Tick Bites Tick! Tiny Male Puts the Bite on an Engorged Female

A scanning electron micrograph shows the underside of a female I. angustus tick, with an attached male. (Image credit: Durden et al 2018, Journal of Medical Entomology)

Researchers conducting a tick survey in Alaska unexpectedly found themselves looking at an unusual tick pic.

A tiny adult female tick that had been removed from a red squirrel was carrying her own parasitic hitchhiker — an adult male of the same tick species, Ixodes angustus — and he appeared to be gripping the female not in the throes of passion, but of hunger.

When scientists examined the blood-engorged female using a scanning electron microscope (SEM), they identified the much smaller male tick clinging to and feeding from the underside of the female's body, digging in deep with its piercing mouthparts. [Bloodsuckers! Michigan Ticks and Larvae, in Photos]

Blood-feeding ticks in the genus Ixodes are in the family Ixodidae, and are hard-bodied (the other main family of ticks, Argasidae, is soft-bodied). Hard ticks have three life stages — larva, nymph and adult — and the insects typically take one blood meal from a host during each stage, according to the Department of Entomology and Nematology at the University of California, Davis.

The tick species I. angustus has been associated with the spread of Lyme disease, and is the species that is the most abundant on rodents and other mammals in British Columbia and Alberta, both provinces in Canada, and in Alaska, researchers from Georgia Southern University, the Alaska Department of Environmental Conservation, and the Alaska Department of Fish and Game, wrote in a new study describing the evidence of tick-on-tick feeding.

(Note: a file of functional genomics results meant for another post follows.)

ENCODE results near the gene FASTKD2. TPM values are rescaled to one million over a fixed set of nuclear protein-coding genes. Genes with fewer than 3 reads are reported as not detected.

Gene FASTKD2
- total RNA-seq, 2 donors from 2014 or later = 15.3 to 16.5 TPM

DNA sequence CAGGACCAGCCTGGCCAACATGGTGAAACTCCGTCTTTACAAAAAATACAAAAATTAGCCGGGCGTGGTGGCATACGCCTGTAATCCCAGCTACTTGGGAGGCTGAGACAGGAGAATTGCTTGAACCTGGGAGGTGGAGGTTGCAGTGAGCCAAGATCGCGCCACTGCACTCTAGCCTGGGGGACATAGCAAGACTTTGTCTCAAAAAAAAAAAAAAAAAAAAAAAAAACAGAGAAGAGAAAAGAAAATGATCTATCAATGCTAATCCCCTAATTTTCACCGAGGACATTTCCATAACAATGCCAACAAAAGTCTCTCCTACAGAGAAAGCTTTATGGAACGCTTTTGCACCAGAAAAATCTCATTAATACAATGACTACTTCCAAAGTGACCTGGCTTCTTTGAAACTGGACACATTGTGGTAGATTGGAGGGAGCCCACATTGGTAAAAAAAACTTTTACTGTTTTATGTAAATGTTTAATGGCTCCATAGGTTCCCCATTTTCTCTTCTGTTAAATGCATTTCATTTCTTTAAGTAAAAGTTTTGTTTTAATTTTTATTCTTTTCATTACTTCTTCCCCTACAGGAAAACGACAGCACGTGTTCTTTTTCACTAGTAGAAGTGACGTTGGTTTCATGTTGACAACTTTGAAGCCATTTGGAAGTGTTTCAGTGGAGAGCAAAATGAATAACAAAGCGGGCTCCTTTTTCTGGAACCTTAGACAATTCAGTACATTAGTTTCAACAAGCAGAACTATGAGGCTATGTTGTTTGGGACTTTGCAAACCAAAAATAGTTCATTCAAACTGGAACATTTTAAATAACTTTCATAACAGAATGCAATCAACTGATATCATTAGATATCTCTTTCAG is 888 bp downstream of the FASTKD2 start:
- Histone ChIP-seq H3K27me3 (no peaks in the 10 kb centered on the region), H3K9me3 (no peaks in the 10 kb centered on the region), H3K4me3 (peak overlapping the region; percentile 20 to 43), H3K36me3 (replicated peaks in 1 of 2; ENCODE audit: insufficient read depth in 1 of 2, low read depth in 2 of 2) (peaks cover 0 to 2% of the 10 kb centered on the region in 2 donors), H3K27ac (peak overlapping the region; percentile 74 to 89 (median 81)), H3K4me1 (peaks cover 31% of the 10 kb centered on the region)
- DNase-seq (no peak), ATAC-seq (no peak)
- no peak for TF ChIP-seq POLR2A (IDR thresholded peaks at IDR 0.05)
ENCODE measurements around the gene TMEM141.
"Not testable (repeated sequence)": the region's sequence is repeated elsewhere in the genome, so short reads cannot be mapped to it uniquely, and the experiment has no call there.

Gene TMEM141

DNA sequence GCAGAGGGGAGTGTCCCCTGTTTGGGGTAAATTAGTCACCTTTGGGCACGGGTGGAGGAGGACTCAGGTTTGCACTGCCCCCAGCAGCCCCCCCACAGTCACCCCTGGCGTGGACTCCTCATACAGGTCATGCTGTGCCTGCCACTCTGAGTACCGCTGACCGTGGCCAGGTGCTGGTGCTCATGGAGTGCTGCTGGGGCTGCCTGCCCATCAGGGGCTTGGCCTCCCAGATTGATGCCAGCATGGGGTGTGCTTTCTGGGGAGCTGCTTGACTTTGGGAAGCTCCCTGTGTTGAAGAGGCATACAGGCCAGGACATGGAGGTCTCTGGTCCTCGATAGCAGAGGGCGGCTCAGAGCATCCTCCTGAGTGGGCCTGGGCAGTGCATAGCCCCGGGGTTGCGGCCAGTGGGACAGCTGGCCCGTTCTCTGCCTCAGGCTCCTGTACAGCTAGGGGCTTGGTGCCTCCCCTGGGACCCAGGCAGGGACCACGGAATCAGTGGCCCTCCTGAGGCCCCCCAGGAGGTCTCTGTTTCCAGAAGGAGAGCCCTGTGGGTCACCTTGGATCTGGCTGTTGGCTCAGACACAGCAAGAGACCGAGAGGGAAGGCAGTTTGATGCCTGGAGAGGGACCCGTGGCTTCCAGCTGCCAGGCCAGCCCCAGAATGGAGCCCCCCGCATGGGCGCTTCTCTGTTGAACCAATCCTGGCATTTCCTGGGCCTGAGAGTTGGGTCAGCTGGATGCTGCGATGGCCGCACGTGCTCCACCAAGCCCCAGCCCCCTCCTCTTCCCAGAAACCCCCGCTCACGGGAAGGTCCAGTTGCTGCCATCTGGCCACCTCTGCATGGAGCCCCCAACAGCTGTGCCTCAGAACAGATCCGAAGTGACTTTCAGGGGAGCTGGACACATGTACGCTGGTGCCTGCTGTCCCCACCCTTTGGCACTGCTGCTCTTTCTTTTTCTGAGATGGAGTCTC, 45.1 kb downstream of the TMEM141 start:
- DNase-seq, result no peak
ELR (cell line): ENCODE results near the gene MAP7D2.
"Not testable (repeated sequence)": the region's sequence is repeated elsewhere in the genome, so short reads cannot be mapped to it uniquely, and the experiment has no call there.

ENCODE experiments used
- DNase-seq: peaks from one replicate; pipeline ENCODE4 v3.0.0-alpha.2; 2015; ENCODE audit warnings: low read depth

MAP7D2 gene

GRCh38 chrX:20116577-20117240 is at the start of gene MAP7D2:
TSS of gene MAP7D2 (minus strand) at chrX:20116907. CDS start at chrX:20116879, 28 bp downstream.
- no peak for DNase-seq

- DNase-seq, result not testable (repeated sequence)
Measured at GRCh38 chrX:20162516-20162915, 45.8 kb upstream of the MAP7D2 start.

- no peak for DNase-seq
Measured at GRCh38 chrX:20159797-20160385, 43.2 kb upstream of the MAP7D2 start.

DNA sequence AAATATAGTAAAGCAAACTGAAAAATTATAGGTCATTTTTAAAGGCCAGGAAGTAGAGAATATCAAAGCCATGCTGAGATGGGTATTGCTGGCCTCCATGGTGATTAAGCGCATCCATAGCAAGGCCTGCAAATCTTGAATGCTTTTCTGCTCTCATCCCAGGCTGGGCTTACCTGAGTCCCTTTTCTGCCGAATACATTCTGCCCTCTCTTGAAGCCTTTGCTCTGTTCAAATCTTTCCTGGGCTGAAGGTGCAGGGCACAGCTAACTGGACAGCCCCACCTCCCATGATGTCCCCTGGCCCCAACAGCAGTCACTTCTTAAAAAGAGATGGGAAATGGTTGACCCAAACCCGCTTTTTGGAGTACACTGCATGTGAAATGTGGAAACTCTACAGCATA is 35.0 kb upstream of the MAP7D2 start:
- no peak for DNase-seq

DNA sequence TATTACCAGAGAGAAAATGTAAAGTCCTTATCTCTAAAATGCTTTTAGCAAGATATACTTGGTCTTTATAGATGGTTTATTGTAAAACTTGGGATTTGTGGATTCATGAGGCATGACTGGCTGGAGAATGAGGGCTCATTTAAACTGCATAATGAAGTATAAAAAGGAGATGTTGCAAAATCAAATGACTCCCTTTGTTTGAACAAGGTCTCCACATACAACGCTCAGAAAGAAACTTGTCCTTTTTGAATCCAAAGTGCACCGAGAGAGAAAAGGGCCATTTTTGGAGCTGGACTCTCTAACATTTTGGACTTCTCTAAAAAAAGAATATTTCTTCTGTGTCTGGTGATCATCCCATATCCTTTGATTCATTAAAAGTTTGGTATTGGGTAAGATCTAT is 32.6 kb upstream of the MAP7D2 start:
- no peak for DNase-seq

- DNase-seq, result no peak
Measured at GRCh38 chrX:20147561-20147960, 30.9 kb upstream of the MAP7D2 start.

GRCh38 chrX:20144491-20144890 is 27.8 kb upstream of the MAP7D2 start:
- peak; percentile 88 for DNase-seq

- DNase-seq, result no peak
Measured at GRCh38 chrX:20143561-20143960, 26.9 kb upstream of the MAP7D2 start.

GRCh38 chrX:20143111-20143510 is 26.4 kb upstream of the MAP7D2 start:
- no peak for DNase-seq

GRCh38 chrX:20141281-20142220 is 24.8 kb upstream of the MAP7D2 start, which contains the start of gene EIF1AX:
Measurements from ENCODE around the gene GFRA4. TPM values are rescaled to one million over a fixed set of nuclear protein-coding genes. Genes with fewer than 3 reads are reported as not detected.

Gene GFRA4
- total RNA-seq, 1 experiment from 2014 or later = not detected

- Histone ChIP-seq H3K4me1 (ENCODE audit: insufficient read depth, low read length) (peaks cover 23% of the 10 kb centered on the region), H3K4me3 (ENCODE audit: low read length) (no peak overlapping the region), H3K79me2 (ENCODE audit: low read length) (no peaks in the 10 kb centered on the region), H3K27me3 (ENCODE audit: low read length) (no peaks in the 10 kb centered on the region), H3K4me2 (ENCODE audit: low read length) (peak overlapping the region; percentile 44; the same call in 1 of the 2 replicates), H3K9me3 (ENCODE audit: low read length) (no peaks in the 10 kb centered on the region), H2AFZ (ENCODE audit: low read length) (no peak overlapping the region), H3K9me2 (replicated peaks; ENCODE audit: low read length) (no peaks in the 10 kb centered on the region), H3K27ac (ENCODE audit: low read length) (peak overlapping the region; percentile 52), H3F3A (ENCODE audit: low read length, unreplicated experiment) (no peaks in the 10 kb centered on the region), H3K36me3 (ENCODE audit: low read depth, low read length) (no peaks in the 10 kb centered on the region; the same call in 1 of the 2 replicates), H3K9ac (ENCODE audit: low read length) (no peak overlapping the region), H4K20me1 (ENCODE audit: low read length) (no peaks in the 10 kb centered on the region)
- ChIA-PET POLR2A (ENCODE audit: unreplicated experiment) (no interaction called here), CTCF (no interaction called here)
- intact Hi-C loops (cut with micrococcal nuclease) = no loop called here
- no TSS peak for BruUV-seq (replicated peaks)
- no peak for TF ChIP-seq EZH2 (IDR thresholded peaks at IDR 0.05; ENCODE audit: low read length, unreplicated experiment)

By feasting on another tick, the male insect described by the study authors was practicing a behavior known as hyperparasitism — when parasites cut out the middleman by skipping over the host animal entirely and cadging a meal directly from their blood-bloated fellow parasites.

A second male tick was also attached to the female and was mating with her, but it became dislodged as the researchers prepared the specimens for scanning, they wrote in the study.

The remaining male tick's mouth parts penetrated the female's body region close to her head and genital opening, and his palps — a pair of elongated appendages near his mouth — were splayed upon her exoskeleton, positioned in a characteristic feeding pose, the scientists noted.

And the male in the image likely wasn't the only hitchhiker that had fastened himself to the female for a free lunch. An additional scar on her body — a small puncture visible below and to the left of her central genital opening — suggested that another hungry tick also fed on the female, the researchers reported.

Hyperparasitism is common in soft ticks, but was thought to be less widespread in their hard-bodied cousins, and has not been previously detected in the hard tick species I. angustus. However, prior research has not only documented male ticks in the Ixodes genus parasitizing females, but has also recorded evidence of feeding scars on females like those found in the new study. That evidence, along with the new findings, suggests that male hard-bodied ticks may use females as a meal ticket more frequently than once thought, the authors concluded.

The findings were published online Feb. 19 in the Journal of Medical Entomology.

Original article on Live Science.

Mindy Weisberger
Live Science Contributor

Mindy Weisberger is an editor at Scholastic and a former Live Science channel editor and senior writer. She has reported on general science, covering climate change, paleontology, biology, and space. Mindy studied film at Columbia University; prior to Live Science she produced, wrote and directed media for the American Museum of Natural History in New York City. Her videos about dinosaurs, astrophysics, biodiversity and evolution appear in museums and science centers worldwide, earning awards such as the CINE Golden Eagle and the Communicator Award of Excellence. Her writing has also appeared in Scientific American, The Washington Post and How It Works Magazine.